There are many different ways in which discrimination can occur against an employee while at work. Harassment is one of them and it can take a couple of different forms. Understanding the difference between the two can help you identify it so that you know what action to take in order to stop it.
Quid pro quo harassment
The relationship between the harasser and the employee is at the heart of quid pro quo harassment. It occurs when the harasser demands something from the employee and threatens them with some aspect of their job if they fail to comply. Though this often takes the form of a sexual demand, it is not limited to sexual favors.
The threat is that the employee will lose their job, a promotion, a pay raise or some other benefit over which the harasser has control. Or the threat can be the imposition of penalties, like being forced to work long hours or an unwanted shift. Because quid pro quo harassment requires such a work-related threat, it is committed by those in power – supervisors, managers, human resources personnel and others in a position to affect the employee’s job.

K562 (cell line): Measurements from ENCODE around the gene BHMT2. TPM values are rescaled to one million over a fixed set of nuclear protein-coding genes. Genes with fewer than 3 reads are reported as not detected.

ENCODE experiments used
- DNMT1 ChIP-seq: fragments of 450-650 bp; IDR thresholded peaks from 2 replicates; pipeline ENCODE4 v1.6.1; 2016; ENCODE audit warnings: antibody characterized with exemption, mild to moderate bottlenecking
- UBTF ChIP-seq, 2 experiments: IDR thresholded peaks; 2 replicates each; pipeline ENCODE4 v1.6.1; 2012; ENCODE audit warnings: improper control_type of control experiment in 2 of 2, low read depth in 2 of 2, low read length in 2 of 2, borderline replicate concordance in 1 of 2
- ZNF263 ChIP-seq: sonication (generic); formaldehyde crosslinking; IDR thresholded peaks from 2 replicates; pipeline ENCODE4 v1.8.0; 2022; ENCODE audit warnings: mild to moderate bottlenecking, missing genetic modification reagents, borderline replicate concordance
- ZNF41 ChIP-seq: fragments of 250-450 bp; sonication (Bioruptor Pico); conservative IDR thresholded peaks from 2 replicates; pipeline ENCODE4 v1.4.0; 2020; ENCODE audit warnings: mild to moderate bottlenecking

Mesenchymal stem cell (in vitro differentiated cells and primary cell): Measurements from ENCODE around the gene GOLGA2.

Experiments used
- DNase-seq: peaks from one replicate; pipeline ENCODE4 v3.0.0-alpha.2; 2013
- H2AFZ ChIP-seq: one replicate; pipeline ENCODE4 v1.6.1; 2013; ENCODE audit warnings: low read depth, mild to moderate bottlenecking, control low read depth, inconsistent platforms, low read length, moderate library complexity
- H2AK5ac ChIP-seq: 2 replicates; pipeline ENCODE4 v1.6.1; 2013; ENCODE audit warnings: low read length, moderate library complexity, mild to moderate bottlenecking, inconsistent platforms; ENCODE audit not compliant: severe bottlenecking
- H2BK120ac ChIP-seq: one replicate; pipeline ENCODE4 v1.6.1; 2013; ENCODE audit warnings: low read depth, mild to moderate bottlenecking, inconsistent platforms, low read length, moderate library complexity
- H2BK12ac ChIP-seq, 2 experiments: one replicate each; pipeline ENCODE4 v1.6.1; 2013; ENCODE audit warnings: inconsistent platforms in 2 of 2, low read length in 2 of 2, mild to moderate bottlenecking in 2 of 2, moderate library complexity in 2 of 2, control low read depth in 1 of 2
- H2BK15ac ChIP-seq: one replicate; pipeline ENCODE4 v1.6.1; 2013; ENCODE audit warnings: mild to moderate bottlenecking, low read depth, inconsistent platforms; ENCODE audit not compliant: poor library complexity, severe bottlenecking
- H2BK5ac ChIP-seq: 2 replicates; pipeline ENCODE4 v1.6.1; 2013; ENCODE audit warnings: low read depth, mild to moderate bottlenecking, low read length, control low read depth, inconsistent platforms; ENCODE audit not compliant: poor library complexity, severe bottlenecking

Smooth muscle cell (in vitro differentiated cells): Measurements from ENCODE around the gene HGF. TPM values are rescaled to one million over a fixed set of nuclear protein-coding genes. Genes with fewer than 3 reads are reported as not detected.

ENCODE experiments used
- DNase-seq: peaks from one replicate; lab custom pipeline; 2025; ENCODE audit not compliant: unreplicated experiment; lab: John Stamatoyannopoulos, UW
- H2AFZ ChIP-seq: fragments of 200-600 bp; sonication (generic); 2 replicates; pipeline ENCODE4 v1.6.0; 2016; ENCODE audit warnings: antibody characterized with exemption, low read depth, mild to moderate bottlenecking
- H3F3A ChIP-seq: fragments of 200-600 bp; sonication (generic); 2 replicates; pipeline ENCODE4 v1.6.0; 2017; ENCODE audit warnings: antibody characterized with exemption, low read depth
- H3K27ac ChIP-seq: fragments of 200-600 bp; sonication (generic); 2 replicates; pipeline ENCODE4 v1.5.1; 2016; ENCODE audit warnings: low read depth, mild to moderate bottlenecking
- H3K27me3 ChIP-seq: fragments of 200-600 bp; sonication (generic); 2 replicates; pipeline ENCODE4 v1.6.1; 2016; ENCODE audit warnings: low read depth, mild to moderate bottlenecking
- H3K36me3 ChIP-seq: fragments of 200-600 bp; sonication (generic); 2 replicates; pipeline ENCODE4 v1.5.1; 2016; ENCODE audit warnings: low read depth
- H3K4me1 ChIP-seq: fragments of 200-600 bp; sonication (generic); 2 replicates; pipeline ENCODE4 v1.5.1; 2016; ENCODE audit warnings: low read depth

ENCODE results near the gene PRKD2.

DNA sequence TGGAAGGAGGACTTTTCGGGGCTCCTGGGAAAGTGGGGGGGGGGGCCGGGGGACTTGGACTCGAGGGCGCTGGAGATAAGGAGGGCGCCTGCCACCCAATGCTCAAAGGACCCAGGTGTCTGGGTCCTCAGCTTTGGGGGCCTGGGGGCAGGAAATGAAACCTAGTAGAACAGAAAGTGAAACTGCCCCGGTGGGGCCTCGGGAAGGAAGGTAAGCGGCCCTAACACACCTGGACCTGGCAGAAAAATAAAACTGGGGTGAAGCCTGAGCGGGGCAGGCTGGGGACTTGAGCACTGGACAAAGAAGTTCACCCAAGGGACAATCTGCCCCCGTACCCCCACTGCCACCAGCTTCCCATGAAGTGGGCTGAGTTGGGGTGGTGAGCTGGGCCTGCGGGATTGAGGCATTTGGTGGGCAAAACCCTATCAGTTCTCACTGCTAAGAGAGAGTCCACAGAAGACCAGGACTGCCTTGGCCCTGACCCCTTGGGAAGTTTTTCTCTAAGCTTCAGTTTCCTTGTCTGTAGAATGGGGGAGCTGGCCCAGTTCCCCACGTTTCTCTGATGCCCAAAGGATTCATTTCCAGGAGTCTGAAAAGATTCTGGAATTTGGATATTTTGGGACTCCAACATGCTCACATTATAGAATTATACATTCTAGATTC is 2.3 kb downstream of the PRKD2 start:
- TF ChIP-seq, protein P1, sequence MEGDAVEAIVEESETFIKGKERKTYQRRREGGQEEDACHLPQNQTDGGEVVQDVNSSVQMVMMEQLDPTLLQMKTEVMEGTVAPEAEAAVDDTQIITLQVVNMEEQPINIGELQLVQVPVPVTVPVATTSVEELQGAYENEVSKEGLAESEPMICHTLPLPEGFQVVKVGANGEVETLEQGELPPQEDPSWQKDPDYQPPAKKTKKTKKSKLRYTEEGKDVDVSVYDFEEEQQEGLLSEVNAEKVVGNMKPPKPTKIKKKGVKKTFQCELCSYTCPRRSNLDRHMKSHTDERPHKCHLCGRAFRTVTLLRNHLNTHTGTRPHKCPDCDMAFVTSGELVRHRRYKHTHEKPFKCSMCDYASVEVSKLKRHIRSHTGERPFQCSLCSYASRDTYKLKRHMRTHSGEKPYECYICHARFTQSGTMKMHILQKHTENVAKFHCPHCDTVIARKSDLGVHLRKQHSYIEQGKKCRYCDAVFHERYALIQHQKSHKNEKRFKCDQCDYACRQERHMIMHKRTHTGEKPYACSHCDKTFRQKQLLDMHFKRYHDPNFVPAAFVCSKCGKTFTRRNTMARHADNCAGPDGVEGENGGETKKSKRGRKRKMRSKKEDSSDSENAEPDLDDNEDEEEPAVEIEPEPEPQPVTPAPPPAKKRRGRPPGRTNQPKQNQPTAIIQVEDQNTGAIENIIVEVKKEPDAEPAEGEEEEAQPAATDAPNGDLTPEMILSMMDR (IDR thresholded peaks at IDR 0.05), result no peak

Hostile work environment
Unlike quid pro quo harassment, in a hostile work environment, the relationship between the harasser and the employee is irrelevant. The environment can be created by anyone, regardless of their position. And where quid pro quo harassment can occur from a single act, a hostile work environment is typically generated by a series of acts that occur over a period of time.
The harasser’s conduct must be severe enough or pervasive enough that a reasonable employee would consider it abusive, hostile or intimidating. This is why single incidents or petty offenses often don’t give rise to a hostile work environment.
You do not have to put up with harassment at work. If you’re a victim of it, you have options. Speak to a professional who is experienced in workplace harassment and discrimination – they can help you take action and make the harassment stop.